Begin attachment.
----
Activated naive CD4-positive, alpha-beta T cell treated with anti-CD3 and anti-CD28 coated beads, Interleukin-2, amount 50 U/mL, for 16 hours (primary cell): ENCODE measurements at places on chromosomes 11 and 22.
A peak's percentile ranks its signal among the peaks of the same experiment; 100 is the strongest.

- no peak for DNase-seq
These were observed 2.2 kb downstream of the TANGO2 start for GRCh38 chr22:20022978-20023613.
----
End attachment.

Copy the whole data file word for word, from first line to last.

Activated naive CD4-positive, alpha-beta T cell treated with anti-CD3 and anti-CD28 coated beads, Interleukin-2, amount 50 U/mL, for 16 hours (primary cell): ENCODE measurements at places on chromosomes 11 and 22.
A peak's percentile ranks its signal among the peaks of the same experiment; 100 is the strongest.

- no peak for DNase-seq
These were observed 2.2 kb downstream of the TANGO2 start for GRCh38 chr22:20022978-20023613.